Bodies From the Ash: Life and Death in Ancient Pompeii. By James M. Deem. 64 pages. Houghton Mifflin Books for Children. 2005. (0618473084), Gr. 4-8.
In A.D. 79, Mount Vesuvius erupted and within 24 hours, ash, pumice, and volcanic rubble had covered, and annihilated, the city of Pompeii. It was not until the 18th century that workers began to uncover the remains of this nearly forgotten, except in legend, city and its inhabitants. In this well-researched account, Deem retells the story of this devastating eruption, combining a lively text with photographs of the bones and artifacts that have been unearthed through the years. In 1863, an excavator discovered a fascinating way to study human remains. As bodies covered in hot ash and enveloped by volcanic material decayed, spaces were left around the skeletons. After the hollow areas were filled with plaster, the surrounding debris was chipped away, resulting in detailed plaster casts that preserved imprints of the people's dying moments, showing their facial expressions and body positions as well as their clothing and possessions.
Eruption! The Story of Volcanoes. By Anita Ganeri. 32 pages. DK Children. 2010. (978-0756658755). Gr. K-5.
What spits out fire and ash? What sleeps for years but may explode with a bang at any time? In this book, children learn all about volcanoes, as the mechanics of an eruption are described and illustrated with simple, step-by-step pictures.
Volcanoes! A National Geographic Reader. By Anne Schreiber. 32 pages. National Geographic Children's Books. 2008. (978-1426302855). Gr. K-5.
The cool story of volcanoes will intrigue kids and adults alike. Hot melted rock from the middle of our planet forces its way up through cracks in the Earth’s crusts, exploding violently and sometimes unexpectedly in volcanic fury that can terrorize populations for months, even years. Anne Schreiber’s narrative gives readers a little of the science, a little of the history, and a lot of the action. National Geographic photography fires the imagination on dramatic spreads alive with vivid images of lava, ash, molten rock, weird rocks, and steaming seawater.
Volcanoes (Wonders of Our World). Auth. by Neil Morris. 32 pages. Crabtree Publishing Company. 1995. (978-0865058385). Gr. 1-5.
Taken from Chapter 3: Dead or Alive? When a volcano has not erupted for thousands of years, it is said to be dormant, or "sleeping. " Such volcanoes may become active again. They often give off steam or have lava bubbling in their crater. Active volcanoes may erupt at any time, and there are about 500 of these in the world. If, however, a volcano has shown no signs of activity for thousands of years, it is considered to be extinct.
Voyage to the Volcano. By Judith Stamper. Illus. by John Speirs. 96 pages. Scholastic's Inc. 2003. (978-0439429351). Gr. K-5.
'Voyage to the Volcano" would be a wonderful teaching tool in a science classroom. This book is full of interesting facts about volcanoes and other topics. Also, the presentation of facts submerged in a fictional story would keep the interest of a child. Included in this book are amazing fun facts about volcanoes that I must admit I did not know. Also, facts are included on Hawaii and its various islands and volcanoes. For example, did you know that Hawaii has the most active volcano on Earth? Furthermore, facts are included about surfing and the formation of black sand beaches.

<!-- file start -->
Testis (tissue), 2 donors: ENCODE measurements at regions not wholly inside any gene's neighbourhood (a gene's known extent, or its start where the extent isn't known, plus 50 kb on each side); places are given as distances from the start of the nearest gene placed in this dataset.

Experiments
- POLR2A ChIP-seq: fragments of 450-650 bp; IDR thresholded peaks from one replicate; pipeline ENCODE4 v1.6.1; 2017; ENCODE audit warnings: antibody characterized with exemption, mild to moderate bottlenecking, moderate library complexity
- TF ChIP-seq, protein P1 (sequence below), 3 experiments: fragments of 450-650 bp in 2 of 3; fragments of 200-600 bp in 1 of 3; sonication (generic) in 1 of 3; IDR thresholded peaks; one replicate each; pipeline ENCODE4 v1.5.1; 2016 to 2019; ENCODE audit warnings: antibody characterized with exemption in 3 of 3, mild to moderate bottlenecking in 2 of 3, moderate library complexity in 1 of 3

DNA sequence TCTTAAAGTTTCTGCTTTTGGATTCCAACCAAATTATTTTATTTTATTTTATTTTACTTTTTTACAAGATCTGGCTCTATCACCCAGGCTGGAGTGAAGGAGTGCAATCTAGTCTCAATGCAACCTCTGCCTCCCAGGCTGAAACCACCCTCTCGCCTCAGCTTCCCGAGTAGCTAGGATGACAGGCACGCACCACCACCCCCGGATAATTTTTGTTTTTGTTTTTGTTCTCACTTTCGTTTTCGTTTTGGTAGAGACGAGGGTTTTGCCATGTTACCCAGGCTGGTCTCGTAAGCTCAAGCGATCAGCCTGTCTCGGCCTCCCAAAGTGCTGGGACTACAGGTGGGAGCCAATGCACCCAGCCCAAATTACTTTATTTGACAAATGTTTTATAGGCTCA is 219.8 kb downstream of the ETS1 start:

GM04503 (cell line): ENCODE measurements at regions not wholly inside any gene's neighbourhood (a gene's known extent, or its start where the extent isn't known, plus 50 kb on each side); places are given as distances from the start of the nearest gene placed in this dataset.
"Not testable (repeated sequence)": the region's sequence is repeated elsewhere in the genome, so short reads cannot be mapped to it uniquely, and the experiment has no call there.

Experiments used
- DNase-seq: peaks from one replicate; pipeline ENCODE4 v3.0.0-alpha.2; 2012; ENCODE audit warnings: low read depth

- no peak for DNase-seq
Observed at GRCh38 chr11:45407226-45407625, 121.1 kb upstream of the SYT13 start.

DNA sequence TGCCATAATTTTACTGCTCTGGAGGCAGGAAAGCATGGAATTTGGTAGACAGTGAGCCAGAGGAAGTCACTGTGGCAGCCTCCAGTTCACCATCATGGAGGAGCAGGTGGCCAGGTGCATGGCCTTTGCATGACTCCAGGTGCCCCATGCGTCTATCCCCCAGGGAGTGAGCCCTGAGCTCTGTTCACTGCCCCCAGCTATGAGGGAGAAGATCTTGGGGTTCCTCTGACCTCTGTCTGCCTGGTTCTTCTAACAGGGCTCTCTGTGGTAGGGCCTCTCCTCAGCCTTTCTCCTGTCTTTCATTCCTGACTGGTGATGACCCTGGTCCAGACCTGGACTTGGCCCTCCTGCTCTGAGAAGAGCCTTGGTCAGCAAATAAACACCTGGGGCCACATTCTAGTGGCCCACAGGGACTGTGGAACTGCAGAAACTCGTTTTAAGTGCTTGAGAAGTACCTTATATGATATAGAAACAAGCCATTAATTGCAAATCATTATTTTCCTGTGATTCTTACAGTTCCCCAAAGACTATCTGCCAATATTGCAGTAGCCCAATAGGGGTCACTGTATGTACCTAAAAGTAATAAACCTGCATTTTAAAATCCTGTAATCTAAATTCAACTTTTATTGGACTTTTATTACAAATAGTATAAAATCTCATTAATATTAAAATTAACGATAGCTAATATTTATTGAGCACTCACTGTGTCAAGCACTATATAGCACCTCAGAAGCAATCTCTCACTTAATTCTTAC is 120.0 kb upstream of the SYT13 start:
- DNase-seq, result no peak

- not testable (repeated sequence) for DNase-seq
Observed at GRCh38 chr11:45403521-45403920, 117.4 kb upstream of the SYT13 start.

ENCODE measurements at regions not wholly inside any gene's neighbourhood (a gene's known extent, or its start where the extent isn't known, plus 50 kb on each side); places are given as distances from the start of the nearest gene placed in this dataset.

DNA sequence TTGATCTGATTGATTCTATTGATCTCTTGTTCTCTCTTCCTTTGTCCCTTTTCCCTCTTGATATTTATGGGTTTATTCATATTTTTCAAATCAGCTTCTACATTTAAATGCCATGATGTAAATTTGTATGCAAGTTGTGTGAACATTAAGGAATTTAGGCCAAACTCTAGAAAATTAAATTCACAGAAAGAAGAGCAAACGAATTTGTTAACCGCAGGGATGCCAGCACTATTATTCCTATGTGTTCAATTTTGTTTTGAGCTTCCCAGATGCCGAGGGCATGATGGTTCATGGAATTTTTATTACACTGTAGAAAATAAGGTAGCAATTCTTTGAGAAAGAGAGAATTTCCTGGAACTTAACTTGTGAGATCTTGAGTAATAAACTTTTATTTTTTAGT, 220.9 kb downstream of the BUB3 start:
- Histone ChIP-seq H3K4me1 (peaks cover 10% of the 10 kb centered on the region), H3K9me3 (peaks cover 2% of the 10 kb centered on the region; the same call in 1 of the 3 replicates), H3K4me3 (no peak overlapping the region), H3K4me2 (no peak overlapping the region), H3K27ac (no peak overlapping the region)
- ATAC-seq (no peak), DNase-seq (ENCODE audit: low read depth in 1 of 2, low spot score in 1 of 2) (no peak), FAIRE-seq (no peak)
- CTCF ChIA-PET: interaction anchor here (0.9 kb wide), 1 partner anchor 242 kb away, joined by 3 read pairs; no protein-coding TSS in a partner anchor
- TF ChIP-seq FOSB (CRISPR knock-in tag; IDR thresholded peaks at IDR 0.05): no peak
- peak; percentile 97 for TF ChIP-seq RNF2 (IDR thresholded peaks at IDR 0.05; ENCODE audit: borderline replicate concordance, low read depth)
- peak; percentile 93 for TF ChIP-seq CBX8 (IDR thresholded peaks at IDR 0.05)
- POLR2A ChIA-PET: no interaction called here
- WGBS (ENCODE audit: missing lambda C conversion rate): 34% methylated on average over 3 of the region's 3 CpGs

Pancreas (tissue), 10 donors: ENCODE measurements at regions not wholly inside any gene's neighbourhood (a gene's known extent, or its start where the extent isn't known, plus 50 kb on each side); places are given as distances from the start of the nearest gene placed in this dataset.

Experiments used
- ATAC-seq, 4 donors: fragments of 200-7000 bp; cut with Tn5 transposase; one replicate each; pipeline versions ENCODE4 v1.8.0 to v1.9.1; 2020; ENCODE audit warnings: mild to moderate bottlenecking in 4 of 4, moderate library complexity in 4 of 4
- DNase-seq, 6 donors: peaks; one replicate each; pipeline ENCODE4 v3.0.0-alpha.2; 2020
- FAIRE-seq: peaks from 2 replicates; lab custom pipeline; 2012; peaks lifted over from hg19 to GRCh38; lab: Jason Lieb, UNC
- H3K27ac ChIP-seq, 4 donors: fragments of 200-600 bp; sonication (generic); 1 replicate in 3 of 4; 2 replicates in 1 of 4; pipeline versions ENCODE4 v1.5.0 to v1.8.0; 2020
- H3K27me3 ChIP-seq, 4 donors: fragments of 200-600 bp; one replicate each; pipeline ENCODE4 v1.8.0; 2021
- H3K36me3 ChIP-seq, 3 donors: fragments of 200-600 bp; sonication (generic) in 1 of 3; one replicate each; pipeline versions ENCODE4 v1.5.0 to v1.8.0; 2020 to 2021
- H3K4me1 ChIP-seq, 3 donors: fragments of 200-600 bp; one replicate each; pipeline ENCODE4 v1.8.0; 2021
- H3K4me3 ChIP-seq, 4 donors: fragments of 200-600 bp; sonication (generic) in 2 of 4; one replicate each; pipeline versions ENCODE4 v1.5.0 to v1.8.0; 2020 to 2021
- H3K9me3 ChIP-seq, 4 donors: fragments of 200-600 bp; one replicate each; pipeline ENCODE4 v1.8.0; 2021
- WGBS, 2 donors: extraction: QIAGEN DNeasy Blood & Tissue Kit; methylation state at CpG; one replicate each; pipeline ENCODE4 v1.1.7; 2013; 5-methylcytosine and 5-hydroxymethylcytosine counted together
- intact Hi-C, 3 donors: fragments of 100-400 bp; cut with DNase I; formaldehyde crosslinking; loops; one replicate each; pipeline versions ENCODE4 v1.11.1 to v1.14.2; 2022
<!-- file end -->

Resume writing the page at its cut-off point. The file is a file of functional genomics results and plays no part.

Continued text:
The presentation of the facts are made through a class full of children lead by adventuring Ms. Frizzle. The Friz, as the students call her, enjoys quizzing the students and taking them on field trips in the amazing magic school bus. Students show a love for knowledge as they try to answer Ms. Frizzle's many questions and explore the Volcanoes National Park.
Build a Volcano
this BBC site allows students to choose the conditions for their volcano and watch a cross-section of the growth and eruptions. The type of volcano is dependent on the variables, so each change is accompanied with volcano description and characteristics.
Label the Diagram Game - Volcano
NeoK12 has a series of matching and vocabulary games as well as some great video footage of volcanoes.
Quiz Your Noodle: Volcanoes
Students can put their knowledge of volcanoes to the test.
Students can build their OWN volcano and watch it erupt!!!
Students answer M/C questions about volcanoes. Each correct answer brings the volcano closer to eruption.
For the Teacher
The student will investigate and understand how Earth’s surface is constantly changing. Key concepts include:
d) the basic structure of Earth’s interior;
e) changes in Earth’s crust due to plate tectonics;
- describe the structure of Earth in terms of its major layers — crust, mantle, and outer core and inner core — and how Earth’s interior affects the surface
- differentiate among the three types of plate tectonic boundaries (divergent, convergent, and transform) and how these relate to the changing surface of Earth and the ocean floor (5.6).
- compare and contrast the origin of earthquakes and volcanoes and how they affect Earth’s surface.